I was concerned when I first came in by reports that quite often we would enter into procurement practices or budgetary practices that would get one toe in the water, if you will, on a particular technology, and then it turns out that we would have very large cost overruns, and then we would be confronted with situations, several years into the process, where you might have eight or 10 projects on the books, but you really find that you can only afford five or six of them. So probably the most significant thing that I believe I've pressed for is realistic budgeting for these projects, so that we have a good appreciation upfront of what the costs are likely to be. I mean, you always run the risks of overruns.
Another problem that was associated with that approach was that by sometimes trying to fit too many different projects into a budget and maybe low-balling the estimates of their costs, each of these efforts ran the risk of suffering because you didn't put enough investment in the project upfront to get these things off to a good start. So, that's probably been the thing I've insisted on the most and that resulted, in my initial year, in some decisions and trade-offs that we had to make with respects to imagery architecture. But we are certainly very, very committed to having a strong base capability in that area, and I believe that we certainly have a capacity in this world second to none, in terms of our imagery capabilities.
Do you foresee more battles like that for the 2008 budget?
Well, I wouldn't call them battles. I think that this is a dynamic process. They are not battles, but we're always going to have a lot of discussion about that because different people have different views as between various approaches to ensuring that we have the best possible intelligence coverage. I haven't seen the proposed '08 budget … but this is the first year that we will be in a position of building the budget from scratch. So, it will be a first, sort of complete test of the DNI's budget development authorities.
Your background, sir, was as a consumer of intelligence, for much of your career. Did anything particularly surprise you now that you're on the inside looking down at the entire complex?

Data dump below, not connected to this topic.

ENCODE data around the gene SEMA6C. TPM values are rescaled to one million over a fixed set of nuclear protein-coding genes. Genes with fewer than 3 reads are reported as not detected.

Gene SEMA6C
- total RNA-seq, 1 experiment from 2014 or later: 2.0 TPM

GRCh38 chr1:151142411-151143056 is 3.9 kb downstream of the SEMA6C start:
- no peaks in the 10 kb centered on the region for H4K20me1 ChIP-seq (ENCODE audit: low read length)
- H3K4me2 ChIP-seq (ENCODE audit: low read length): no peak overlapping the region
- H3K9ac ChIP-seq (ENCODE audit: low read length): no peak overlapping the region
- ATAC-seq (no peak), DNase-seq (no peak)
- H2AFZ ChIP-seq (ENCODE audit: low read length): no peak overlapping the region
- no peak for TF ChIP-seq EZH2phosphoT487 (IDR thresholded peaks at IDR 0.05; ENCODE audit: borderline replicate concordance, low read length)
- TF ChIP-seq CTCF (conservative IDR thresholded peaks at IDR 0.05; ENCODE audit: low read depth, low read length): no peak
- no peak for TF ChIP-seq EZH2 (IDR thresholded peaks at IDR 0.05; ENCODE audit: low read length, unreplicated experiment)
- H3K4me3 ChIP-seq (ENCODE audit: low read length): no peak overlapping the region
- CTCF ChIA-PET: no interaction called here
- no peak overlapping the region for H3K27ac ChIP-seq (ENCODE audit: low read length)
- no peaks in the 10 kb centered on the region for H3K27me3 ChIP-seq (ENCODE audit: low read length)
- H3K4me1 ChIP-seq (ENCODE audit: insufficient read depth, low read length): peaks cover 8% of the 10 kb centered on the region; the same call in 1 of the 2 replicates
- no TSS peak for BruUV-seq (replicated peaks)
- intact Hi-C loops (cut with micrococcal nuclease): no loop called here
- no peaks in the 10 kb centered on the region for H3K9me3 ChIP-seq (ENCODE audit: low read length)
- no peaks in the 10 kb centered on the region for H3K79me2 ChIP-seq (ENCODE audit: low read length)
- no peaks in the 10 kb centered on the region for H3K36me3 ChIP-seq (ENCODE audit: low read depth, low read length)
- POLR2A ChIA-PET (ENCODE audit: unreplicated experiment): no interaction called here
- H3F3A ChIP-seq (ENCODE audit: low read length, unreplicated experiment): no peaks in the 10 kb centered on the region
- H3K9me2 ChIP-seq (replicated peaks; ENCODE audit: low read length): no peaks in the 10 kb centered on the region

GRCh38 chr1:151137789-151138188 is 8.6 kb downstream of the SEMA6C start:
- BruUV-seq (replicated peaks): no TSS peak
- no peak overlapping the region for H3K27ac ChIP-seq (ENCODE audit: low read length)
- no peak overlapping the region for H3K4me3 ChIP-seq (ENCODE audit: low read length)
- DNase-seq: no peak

You're right, my background was as a consumer of intelligence. But also, having been an ambassador five times, I've had five [CIA] stations and other elements of the intelligence community working with our embassies, so I actually have quite a bit of [experience]. The second thingand a career foreign service officer can't resist saying this, since I was one for 37 yearsI was a political reporting officer. So, I've generated a hell of a lot of political reports in my life.
You know something about collection.
That's exactly right. I generated a lot of political reports, so I felt a considerable familiarity with the work in the intel community. I wouldn't say there are any big surprises. What I would say is I'm very impressed by the work we do. I think the intel community can get a bum rap at times, and clearly one of the reasons is that you can't go out and broadcast your successes. There are things that are accomplished every day, in the interest of the security of our country, that people just can't talk about. So it's a little bit like having one arm tied behind your back, but that's the way it's got to be.
Some people have said that someone in your job probably needs to take a two-by-four to the agencies to force change. I think others were looking for some sort of big confrontationsome battle where you would test your authority. That doesn't appear to be your style. How would you describe your leadership style?
Well, it's collegial. I mean, I certainly don't think applying a two-by-four to these 16 different agencies is the way to go about it, particularly since some of them belong to other government departments. It's complex. Not all of them are in my absolutely direct chain of command. I have certain authorities and not others. Probably the most important authority I've got is the preparation of the budget. [I] also play a pretty strong role in collection and analysis requirementswe have this very good system of the National Intelligence Priorities Framework. I think it's a bit more like a coach with a team. And I think that's the leadership style that you've got to think about.
I'm the principal, senior adviser to the president on intelligence matters. I have the privilege of seeing him every day when we do the president's daily intelligence briefing, so I believe that I can bring to the community also a sense of what our most important customer is interested in and wants. So, I think I can serve as a bridge between the community and the White House. I think that's important. Between the access to the president, the budgetary authorities, the question of the National Intelligence Priorities FrameworkI think those are ways in which I think I can be helpful and useful to the community and can help them set their agenda. But frankly, I think it's been working reasonably well. It's early to start giving, you know, final grades, but so far, so good.